• Fine wines at the vineyard
    Fine wines at the vineyard ©Rheinland-Pfalz Tourismus GmbH
  • Enjoying East Frisian tea at the harbour
    Enjoying East Frisian tea at the harbour ©Ostfriesland Tourismus GmbH
  • Pretzels from Baden-Württemberg
    Pretzels from Baden-Württemberg ©pixabay
  • Eiergrog on Heligoland
    Eiergrog on Heligoland ©TASH/ I. Wandmacher
  • Markthalle Neun
    Markthalle Neun ©visitBerlin/Philip Koschel
  • Fresh asparagus for sale in the Münsterland region
    Fresh asparagus for sale in the Münsterland region ©Oliver Franke, Tourismus NRW e.V.
  • Dresden's Christstollen
    Dresden's Christstollen ©Tourismus Marketing Gesellschaft Sachsen (Sylvio Dittrich)
  • Green sauce
    Green sauce ©Tourismus+Congress GmbH Frankfurt am Main
  • Lübeck marzipan
    Lübeck marzipan ©imago
  • Halloren Kugeln from Saxony-Anhalt
    Halloren Kugeln from Saxony-Anhalt ©imago/Star-Media
  • Bavarian beer
    Bavarian beer ©BAYERN TOURISMUS Marketing GmbH
  • Enjoying the local wine at a vintner's tavern in Baden-Württemberg
    Enjoying the local wine at a vintner's tavern in Baden-Württemberg ©TMBW
  • Apfelwein from Hessen
    Apfelwein from Hessen ©Tourismus+Congress GmbH Frankfurt am Main
  • Up close with a herd of Heidschnucke sheep
    Up close with a herd of Heidschnucke sheep ©Lüneburger Heide GmbH

A taste of Germany.

Beer and bratwurst are of course an integral part of the country's festivals and public holidays. But they're just one small part of all the pleasures on offer. Take yourself on a culinary tour of discovery through Germany. You'll be amazed at the diversity of delicacies and taste experiences you'll encounter.

The Altes Land region is with good reason described as Germany's largest orchard. Just outside the city of Hamburg , more than 10,000 hectares are given over to fruit growing, predominantly apples, but also cherries, pears, plums and berries, all of which find their way into Germany's greengrocers. In Lower Saxony, this local fruit is mainly used in delicious cakes and other sweet treats, which can be sampled in numerous farmshop cafés out in the countryside.

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A highlight of the Erzgebirge Christmas is the traditional Christmas Eve feast known as the neunerlei . It comprises nine courses symbolising memories, hopes and what you've achieved during the year. Dishes might consist of lentils or peas, bratwurst with sauerkraut , herring or pieces of fish with apple salad, potato salad with sausages, groats, millet porridge or rosehip soup, roast pork with dumplings, bread and salt, prunes and a bread and milk mixture prepared with chopped nuts.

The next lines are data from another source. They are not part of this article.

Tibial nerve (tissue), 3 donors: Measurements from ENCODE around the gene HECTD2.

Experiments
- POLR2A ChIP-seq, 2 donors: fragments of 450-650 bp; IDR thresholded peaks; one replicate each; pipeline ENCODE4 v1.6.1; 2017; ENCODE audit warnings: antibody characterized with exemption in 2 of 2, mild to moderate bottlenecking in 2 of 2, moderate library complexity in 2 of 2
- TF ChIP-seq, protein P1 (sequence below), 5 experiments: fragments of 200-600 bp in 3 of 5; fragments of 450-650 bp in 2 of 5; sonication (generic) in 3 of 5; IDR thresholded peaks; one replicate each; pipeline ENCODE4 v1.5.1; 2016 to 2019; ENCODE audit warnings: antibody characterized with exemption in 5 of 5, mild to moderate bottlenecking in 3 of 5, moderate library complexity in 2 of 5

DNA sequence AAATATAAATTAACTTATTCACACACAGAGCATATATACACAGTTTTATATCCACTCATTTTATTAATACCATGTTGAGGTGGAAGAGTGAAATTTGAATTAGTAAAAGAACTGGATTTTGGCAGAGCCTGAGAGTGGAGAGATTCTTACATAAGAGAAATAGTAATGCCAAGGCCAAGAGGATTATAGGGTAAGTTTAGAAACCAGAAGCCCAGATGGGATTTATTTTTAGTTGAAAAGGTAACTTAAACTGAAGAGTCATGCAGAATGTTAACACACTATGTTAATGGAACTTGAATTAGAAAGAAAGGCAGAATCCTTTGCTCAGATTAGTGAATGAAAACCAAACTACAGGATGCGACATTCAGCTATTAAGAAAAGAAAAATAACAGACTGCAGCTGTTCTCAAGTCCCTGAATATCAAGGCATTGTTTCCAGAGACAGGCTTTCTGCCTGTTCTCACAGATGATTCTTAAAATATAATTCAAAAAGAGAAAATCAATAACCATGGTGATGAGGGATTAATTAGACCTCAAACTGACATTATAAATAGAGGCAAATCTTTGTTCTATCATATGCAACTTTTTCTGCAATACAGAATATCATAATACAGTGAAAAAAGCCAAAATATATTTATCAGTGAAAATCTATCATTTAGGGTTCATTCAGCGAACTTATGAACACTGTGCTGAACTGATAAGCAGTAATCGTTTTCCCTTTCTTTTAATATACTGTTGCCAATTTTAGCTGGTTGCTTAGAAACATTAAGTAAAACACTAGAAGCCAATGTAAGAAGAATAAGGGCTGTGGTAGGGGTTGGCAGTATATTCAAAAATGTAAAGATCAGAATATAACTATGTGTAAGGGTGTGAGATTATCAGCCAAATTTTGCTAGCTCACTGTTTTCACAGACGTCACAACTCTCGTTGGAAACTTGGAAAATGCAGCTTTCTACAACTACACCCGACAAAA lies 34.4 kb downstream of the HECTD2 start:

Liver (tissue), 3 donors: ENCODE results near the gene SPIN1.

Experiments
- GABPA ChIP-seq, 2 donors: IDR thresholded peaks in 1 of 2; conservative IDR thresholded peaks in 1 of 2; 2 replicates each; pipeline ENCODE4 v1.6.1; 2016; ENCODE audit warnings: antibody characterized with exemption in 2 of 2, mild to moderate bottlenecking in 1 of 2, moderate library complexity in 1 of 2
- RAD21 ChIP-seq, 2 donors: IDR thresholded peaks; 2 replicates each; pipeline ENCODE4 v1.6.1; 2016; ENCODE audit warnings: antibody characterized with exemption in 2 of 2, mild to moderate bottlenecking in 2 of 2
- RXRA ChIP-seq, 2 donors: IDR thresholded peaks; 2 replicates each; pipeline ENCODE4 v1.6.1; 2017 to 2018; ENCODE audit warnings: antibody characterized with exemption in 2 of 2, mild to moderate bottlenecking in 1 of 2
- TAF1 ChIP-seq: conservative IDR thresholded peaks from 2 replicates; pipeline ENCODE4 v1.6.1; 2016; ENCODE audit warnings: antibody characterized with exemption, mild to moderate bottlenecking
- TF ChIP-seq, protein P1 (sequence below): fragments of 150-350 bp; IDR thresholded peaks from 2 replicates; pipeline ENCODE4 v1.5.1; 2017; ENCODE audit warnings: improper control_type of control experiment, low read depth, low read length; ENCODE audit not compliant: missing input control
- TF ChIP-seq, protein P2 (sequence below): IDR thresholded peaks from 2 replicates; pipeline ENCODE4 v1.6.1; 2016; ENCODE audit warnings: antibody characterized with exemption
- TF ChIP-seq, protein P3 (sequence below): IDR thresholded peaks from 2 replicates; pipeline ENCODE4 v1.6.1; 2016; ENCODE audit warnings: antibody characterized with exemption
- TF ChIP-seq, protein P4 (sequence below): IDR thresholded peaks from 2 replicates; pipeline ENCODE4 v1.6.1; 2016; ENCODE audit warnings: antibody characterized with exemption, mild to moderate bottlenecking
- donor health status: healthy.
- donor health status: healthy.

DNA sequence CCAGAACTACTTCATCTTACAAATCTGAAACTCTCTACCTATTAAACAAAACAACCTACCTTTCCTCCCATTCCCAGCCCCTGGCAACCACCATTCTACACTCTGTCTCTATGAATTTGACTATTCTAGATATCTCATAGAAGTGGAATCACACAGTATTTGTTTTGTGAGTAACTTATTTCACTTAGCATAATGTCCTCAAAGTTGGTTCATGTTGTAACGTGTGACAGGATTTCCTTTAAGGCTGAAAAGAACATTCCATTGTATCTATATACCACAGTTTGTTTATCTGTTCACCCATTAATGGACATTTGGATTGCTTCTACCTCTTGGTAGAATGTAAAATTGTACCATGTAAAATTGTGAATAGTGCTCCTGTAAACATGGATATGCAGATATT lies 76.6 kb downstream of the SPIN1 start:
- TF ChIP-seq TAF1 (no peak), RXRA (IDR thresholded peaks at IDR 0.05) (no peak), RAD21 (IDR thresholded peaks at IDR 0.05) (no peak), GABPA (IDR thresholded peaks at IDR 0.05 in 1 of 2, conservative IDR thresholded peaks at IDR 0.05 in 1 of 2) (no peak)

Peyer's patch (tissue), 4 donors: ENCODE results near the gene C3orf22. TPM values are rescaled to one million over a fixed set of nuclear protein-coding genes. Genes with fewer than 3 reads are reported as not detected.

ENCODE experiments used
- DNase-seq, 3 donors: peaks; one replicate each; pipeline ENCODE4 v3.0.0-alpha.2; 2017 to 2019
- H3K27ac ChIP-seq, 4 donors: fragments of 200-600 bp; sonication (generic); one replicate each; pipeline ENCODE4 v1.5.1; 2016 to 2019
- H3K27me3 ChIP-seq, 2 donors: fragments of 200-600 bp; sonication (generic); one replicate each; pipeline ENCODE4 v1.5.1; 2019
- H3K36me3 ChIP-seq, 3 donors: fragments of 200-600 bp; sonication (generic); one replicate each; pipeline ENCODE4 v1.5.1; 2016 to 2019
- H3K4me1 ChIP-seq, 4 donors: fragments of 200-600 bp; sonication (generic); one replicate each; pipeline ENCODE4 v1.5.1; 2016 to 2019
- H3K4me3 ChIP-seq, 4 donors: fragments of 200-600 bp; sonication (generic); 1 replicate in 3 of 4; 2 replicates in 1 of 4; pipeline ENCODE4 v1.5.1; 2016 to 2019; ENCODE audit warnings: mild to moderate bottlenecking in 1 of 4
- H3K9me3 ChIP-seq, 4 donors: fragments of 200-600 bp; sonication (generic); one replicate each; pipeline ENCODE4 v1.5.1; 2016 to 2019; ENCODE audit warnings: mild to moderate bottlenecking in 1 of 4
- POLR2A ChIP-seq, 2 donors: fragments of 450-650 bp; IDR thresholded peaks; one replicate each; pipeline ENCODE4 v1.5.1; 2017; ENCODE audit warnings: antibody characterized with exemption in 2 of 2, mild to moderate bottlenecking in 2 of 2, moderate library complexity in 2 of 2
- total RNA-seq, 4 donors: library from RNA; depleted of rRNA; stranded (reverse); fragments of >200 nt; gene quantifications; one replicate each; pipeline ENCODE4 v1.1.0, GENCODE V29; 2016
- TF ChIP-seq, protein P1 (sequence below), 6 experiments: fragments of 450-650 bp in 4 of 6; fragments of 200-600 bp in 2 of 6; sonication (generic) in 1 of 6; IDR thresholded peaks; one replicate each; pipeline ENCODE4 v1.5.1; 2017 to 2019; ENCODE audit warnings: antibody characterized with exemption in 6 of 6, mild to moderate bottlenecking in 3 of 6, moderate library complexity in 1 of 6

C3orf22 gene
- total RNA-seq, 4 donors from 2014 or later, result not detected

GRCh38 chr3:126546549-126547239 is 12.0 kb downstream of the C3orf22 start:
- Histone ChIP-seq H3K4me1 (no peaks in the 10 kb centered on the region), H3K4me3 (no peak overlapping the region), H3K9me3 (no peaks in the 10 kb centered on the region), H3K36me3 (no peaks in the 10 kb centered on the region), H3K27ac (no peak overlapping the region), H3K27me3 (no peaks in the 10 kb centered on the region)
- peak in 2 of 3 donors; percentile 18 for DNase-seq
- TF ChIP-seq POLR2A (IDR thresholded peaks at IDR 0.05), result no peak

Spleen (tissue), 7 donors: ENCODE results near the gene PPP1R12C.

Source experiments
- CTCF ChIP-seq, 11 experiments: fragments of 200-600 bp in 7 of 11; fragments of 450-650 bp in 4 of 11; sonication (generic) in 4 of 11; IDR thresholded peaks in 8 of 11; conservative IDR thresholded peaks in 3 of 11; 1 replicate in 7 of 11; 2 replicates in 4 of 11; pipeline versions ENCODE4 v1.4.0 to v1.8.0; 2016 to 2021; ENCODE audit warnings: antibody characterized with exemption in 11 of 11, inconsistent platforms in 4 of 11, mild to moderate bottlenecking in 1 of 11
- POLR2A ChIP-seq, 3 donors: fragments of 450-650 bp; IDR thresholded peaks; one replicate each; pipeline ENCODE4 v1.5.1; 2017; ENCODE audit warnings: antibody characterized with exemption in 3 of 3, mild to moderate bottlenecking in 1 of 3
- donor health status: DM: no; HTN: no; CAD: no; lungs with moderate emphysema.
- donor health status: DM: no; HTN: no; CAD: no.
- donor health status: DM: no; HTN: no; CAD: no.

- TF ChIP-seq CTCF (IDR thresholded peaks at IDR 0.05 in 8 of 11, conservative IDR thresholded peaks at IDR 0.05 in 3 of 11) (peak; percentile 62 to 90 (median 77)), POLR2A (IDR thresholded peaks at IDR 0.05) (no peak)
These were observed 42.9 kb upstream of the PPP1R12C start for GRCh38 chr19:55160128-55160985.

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There are competing theories as to how maultaschen , or 'Swabian ravioli', first came about. One theory holds that the Cistercian monks of Maulbronn Monastery (hence the name maultaschen ) were loath to go without meat during Lent. So they concealed the forbidden food from the sight of the Lord by enclosing it in a pasta dough. Hence also the other name for the dish – herrgottsb'scheisserle , or 'Fool the Lord'.

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Nowhere is Schleswig-Holstein’s sweet tooth more apparent than in Lübeck, home of the world-famous Lübeck marzipan. Once the preserve of the wealthy and the powerful, the marzipan is still largely produced by hand. At the Niederegger Marzipan Salon in Lübeck you can learn about the long journey that this almond confectionery has made over the centuries, from its origins in the East to a Hanseatic town in northern Germany. Because marzipan wasn't invented in Lübeck. Just perfected.

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An old-fashioned market with a modern twist, Markthalle Neun in Berlin 's Kreuzberg is over 100 years old. Today, nestled among the area's trendy bars, it offers alternative food, drink and shopping. The weekly market takes place on Friday and Saturday, while 'Streetfood Thursday', like the city's Naschmarkt sweet market, offers high-quality 'slow food' and delicacies made from regional and seasonal produce.

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The Bahlsen company in Hannover has been producing the famous Leibniz biscuit for over 120 years. Named after the renowned polymath Gottfried Wilhelm Leibniz, this extraordinary biscuit was even awarded a gold medal at the World's Fair in Chicago. So revered is it that in 2013 the brass emblem of the biscuit was stolen from the company's headquarters by a thief styling himself on the Cookie Monster. It was returned shortly afterwards.

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Labskaus is a typical north German dish and is today considered something of a speciality. Sailors on tall ships used to have no way of keeping food fresh for long. This stew made of cured beef, pickled beetroot, potato and onions could be kept for long periods, however. It's a dish that has given rise to numerous stories and legends. The world's largest labskaus festival takes place in the North See harbour town of Wilhelmshaven.

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Over 3,300 pubs, clubs and restaurants in Cologne will serve you a refreshing kölsch . This top-fermented beer is traditionally served in 0.2-litre glasses, or stangen , so the waiter, known locally as the köbes , is kept very busy if you're thirsty. It's a great way to experience Cologne hospitality. Just don't ask for a pils .

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